minkowski

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rk
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minkowski

rk
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Hi,

I'm new to OpenSCAD since yesterday (thanks to Stefan Krister!), and I'm feeling quite comfortable with the OpenSCAD way and syntax (probably because I have used POV-Ray for some time ;)). So, thanks for creating OpenSCAD!
I'm currently not very interested in 3D printing, but rather in using OpenSCAD for visualisation and 3D modeling.

The minkowski() transformation seem quite powerful, and I have two questions:

- 3D+2D:
  I tried to minkowski a 3D sphere and a 2D polygon; this would make it possible to extrude objects along a path, and make minkowski even more powerful:
  minkowski() {
      sphere(19);
      polygon([[0,0], [10,10]]);
  }

  But unfortunately, this did not work because:
  WARNING: Mixing 2D and 3D objects is not supported.

  Is there any reason why this doesn't work, and is it possible to make it work?

- 2D + rotated 2D:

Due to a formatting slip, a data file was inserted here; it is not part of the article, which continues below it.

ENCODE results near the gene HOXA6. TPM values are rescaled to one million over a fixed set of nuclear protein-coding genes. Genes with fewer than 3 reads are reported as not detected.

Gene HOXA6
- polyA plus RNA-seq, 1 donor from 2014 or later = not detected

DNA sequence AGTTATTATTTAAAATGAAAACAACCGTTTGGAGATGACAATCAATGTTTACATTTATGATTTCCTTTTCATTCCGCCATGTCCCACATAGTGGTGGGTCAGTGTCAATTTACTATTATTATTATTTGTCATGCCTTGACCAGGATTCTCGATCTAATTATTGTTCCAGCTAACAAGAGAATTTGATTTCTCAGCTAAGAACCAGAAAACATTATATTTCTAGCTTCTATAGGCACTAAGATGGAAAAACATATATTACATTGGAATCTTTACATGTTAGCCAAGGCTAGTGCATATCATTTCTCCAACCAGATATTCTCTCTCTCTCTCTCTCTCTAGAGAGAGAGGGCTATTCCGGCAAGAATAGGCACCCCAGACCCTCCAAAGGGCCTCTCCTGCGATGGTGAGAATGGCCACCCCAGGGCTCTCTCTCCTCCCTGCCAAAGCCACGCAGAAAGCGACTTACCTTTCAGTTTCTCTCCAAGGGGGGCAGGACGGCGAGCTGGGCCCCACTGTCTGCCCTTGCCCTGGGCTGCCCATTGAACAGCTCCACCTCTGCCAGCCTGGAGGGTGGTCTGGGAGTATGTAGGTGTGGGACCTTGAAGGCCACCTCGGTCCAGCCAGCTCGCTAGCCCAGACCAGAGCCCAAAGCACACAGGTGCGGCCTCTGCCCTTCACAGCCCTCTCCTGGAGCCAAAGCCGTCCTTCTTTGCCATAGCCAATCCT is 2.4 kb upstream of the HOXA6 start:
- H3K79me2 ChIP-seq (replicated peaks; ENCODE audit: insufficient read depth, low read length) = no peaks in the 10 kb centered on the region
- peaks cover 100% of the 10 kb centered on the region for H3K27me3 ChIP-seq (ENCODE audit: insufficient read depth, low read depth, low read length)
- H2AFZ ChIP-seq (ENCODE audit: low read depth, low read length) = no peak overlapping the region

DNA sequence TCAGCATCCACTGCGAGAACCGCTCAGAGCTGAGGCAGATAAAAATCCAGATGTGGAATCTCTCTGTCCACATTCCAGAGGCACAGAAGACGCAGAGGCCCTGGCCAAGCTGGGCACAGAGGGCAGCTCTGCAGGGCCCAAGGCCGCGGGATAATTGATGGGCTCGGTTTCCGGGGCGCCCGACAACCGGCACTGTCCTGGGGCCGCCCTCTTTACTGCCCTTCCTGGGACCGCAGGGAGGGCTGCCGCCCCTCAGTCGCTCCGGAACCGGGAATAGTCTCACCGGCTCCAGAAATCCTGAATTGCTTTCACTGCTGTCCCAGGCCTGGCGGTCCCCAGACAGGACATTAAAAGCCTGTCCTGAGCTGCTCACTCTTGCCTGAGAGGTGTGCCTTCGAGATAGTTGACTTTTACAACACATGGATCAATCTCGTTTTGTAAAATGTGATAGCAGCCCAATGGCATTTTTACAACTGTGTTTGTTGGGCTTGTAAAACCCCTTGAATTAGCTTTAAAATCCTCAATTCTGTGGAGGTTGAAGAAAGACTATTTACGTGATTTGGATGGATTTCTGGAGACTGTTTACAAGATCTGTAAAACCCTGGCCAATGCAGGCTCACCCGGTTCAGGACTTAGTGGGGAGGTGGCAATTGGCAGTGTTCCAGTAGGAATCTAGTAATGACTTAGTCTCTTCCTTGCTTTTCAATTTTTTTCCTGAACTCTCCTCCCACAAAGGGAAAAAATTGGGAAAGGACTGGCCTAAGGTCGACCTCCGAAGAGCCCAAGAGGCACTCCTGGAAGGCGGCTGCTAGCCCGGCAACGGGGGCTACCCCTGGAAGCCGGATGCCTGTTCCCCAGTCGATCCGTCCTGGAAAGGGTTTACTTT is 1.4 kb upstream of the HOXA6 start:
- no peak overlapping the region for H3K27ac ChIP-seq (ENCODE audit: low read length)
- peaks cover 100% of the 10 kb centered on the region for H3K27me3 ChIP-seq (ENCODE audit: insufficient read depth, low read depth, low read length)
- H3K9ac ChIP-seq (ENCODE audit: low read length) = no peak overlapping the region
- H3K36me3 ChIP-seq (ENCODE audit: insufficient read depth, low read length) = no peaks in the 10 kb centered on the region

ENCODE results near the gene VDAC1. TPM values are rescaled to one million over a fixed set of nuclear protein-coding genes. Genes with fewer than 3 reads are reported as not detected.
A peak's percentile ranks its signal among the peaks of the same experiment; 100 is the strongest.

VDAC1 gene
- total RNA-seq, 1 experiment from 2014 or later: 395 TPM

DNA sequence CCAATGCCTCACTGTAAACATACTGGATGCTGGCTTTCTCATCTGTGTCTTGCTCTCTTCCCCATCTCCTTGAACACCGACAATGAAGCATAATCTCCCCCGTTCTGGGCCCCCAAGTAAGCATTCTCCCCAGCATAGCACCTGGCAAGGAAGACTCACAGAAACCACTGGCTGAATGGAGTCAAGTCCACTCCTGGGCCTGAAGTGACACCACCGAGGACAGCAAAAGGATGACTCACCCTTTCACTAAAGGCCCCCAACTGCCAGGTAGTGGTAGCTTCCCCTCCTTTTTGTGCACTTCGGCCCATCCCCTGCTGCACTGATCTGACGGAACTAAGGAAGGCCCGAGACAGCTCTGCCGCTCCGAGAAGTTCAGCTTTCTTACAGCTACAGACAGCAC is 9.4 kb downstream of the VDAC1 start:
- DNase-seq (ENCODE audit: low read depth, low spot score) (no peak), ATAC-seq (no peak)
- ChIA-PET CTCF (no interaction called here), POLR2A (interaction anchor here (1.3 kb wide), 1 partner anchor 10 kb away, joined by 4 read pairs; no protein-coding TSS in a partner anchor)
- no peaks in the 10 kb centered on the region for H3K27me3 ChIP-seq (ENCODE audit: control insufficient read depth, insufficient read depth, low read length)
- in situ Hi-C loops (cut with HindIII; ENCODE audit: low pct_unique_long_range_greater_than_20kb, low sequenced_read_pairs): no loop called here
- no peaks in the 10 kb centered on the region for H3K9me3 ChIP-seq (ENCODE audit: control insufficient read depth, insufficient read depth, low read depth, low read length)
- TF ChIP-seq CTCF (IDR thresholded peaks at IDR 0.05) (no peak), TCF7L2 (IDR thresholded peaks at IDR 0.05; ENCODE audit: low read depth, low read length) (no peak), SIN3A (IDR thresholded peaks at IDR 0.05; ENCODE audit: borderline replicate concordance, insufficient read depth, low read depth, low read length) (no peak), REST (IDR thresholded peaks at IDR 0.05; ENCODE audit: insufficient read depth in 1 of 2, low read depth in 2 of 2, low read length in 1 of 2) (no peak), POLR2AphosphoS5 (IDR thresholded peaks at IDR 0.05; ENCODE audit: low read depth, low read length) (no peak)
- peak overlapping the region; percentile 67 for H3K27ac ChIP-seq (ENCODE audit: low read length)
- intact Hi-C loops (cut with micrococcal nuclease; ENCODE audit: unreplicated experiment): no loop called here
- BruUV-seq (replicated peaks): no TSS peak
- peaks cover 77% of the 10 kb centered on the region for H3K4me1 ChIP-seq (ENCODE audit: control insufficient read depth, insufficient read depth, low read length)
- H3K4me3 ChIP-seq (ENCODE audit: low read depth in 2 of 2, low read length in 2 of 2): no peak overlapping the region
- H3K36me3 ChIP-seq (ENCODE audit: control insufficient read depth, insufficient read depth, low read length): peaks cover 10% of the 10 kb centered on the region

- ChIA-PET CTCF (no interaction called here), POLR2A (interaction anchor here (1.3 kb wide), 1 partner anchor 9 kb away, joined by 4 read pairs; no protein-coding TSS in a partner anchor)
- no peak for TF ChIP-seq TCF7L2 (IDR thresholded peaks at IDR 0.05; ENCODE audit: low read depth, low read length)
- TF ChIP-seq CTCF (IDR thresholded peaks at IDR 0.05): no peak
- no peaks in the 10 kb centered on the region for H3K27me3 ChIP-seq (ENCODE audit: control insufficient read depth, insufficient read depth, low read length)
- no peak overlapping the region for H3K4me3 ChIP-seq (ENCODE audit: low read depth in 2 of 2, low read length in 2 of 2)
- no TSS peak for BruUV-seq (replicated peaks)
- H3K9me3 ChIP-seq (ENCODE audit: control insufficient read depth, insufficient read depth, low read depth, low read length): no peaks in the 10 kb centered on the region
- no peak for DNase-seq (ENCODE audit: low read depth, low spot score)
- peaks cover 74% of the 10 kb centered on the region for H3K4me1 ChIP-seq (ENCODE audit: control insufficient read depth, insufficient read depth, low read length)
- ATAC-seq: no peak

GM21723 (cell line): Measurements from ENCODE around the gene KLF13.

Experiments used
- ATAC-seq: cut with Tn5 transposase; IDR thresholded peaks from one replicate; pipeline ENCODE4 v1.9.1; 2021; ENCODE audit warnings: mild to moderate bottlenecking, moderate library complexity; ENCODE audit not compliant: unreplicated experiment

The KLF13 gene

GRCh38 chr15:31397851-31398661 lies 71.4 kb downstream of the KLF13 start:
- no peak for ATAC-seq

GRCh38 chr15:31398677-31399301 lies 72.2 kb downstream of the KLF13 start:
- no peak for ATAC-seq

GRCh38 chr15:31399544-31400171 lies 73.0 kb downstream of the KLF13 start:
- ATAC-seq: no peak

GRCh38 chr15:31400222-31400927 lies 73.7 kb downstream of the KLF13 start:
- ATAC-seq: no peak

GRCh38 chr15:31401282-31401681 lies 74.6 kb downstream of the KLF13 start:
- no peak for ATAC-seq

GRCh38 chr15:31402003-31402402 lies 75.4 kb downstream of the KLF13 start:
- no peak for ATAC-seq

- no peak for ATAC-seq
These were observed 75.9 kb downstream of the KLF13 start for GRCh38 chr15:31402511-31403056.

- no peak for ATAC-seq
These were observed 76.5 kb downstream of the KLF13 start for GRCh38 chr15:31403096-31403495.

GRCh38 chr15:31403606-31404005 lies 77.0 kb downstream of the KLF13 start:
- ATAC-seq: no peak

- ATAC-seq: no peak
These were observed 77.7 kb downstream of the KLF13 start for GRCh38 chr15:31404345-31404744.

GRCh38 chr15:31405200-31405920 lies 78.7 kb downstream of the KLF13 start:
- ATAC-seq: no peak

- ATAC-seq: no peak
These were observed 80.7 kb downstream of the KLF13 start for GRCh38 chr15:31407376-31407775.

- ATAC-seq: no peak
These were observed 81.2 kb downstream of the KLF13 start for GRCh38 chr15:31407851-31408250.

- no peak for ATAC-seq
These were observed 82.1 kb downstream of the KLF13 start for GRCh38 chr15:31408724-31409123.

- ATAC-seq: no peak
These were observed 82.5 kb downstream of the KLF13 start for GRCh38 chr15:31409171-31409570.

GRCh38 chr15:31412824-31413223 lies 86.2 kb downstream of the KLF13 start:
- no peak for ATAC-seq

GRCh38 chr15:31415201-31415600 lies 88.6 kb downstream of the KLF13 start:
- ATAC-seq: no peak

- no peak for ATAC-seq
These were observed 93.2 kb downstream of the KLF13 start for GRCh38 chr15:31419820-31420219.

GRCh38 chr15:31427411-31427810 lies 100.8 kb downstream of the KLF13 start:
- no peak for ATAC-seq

Then, I tried minkowski with only 2D elements; this works, as long as the 2D objects are not rotated.
  I tried:
  minkowski() {
      #circle(30);
      #translate([0,30,0]) rotate([0,90,0]) circle(10);
  }
  and expected to get a torus or a rounded disk.
  But instead, OpenSCAD only uses the parts which are located in z=0, and gives me the minkowski-sum of the circle and a line.

  Is this a bug, or is there any deeper reason why this doesn't work, and is it possible to make it work?
  (I know, I could create a torus/disk with rotate_extrude in this special case; but being able to use minkowski with rotated 2D objects would make it possible to create other 3D objects, which are hard to create otherwise.)

Thanks!
Roland
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Re: minkowski

QuackingPlums
You can always minkowski around an infinitesimally thin cylinder to make a disc. Applying minkowski with a sphere will produce the rounded disc you describe. If you subtract a cylinder of smaller radius from the disc to make a thin ring before applying minkowski then you'll get a toroid.

Minkowski is very computationally expensive so you'll probably soon find it too slow for it to be useful in more complex models - there are often quicker ways of achieving a similar result.